But there’s perhaps another reason for Jesus stopping to seek out this woman. That’s so that her witness to Jesus’ healing power can be heard by Jairus. At this moment he needs to be reminded that Jesus has the power to heal. His faith is about to receive its greatest test. It’s important to see this. The woman might have been healed and gone away happy and no more might have been said about it, but then she would have been the only one affected. But her faith had far greater potential for good than just her own healing. It’s good, isn’t it, to hear about God’s work in other people’s lives because when that happens it strengthens our own faith in God.
One of the reasons we always have that slide in the notices for Community News is to give you an opportunity to tell us when God has done good things in your life. Because then we’ll all be encouraged by what the Lord has done for you.
Well, that may have been part of Jesus’ reason here, because even as he’s speaking some men arrive with the news that Jairus’ daughter is dead. And then they add this highly encouraging remark “Why bother the teacher any more?” Is there a hint of disdain in their question, do you think? Did they perhaps disapprove of Jairus going to Jesus for help. Well, fortunately now it was too late. They didn’t have to be embarrassed by Jesus’ involvement with them any more. Just thank him and send him on his way.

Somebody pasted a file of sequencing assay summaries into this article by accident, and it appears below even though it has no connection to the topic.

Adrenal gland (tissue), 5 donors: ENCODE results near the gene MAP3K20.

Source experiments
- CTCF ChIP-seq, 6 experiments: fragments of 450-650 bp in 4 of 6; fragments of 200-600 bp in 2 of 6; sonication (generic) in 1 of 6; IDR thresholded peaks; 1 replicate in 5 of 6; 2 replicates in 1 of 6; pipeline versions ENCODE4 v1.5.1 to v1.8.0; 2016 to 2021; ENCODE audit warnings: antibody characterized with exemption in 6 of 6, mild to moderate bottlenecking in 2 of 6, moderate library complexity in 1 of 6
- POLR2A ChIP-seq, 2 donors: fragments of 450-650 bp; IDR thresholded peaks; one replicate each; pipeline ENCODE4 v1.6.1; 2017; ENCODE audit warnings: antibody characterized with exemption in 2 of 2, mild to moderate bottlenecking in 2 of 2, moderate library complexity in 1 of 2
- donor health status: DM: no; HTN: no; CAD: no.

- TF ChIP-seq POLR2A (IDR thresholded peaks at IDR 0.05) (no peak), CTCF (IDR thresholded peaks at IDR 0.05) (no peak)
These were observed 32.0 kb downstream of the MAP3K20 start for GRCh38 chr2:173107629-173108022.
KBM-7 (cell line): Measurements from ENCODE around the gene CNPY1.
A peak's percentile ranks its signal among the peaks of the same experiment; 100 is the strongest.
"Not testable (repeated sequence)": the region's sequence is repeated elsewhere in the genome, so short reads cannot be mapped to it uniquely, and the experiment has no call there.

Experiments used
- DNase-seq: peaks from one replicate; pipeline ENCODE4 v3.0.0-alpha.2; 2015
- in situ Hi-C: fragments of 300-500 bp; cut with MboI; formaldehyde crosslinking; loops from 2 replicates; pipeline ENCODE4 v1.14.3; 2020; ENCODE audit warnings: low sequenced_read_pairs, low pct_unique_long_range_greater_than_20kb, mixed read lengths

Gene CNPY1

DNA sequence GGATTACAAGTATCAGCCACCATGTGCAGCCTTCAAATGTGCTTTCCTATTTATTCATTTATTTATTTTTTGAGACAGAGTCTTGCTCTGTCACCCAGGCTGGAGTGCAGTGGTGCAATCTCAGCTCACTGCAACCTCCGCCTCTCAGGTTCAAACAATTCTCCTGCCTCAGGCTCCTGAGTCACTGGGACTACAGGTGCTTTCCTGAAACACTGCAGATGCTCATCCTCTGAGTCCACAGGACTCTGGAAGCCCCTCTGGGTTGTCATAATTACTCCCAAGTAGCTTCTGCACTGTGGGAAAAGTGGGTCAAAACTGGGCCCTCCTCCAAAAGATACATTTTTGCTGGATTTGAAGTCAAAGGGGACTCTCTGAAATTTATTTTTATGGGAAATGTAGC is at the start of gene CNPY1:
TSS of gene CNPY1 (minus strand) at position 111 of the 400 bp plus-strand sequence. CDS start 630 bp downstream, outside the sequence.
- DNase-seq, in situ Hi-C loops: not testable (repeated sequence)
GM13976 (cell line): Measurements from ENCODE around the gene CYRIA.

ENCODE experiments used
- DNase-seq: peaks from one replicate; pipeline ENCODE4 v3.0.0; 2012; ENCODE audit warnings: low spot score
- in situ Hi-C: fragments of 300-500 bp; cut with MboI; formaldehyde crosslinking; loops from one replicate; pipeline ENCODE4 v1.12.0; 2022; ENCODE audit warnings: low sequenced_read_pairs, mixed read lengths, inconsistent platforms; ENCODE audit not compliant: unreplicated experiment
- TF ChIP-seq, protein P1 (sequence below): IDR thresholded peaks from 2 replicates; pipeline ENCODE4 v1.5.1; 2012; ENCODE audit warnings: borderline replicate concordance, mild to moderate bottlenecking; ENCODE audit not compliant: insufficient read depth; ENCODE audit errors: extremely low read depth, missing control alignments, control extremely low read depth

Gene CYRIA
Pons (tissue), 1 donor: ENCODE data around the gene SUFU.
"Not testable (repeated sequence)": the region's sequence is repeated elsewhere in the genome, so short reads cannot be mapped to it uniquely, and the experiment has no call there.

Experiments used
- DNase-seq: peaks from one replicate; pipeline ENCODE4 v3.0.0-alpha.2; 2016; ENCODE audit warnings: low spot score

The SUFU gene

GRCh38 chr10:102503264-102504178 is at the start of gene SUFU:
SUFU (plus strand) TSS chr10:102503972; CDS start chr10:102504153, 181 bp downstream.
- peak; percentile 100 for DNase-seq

But Jesus isn’t so easily put off. He isn’t going to let Jairus’ faith wither like the seed planted among thorns that we heard about a few weeks ago. He turns to Jairus, ignoring their comment and says, “Don’t be afraid, just believe.” Here’s the final contrast in this story. Jairus is anxious and afraid, while Jesus is calm and confident. No doubt Jairus has been hopping from one foot to the other while Jesus has been dealing with this woman, but Jesus knows that the delay hasn’t meant the end for the girl. His power is sufficient even to raise someone from the dead. But Jairus has to keep on believing. He mustn’t be put off by those around him who tell him it’s hopeless; who suggest that Jesus has done all he’s capable of; who suggest that Jesus is a great teacher but nothing more. Just as the disciples in the boat last week were in danger of being overwhelmed by the facts of their situation, so here Jairus has to keep trusting Jesus despite hearing that it’s all too late.
At this point we see one of the characteristic elements of this part of Mark’s gospel. Jesus tells everyone else to stay behind. This miracle isn’t going to be performed to the gallery. It’s going to be a private affair, done for the sake of those in need, not for the sake of the audience. While it was important for the woman to acknowledge her healing before the crowd, this healing would be done in private. Enough that later people would see the girl walking around, but even then they were told not to tell anyone about it.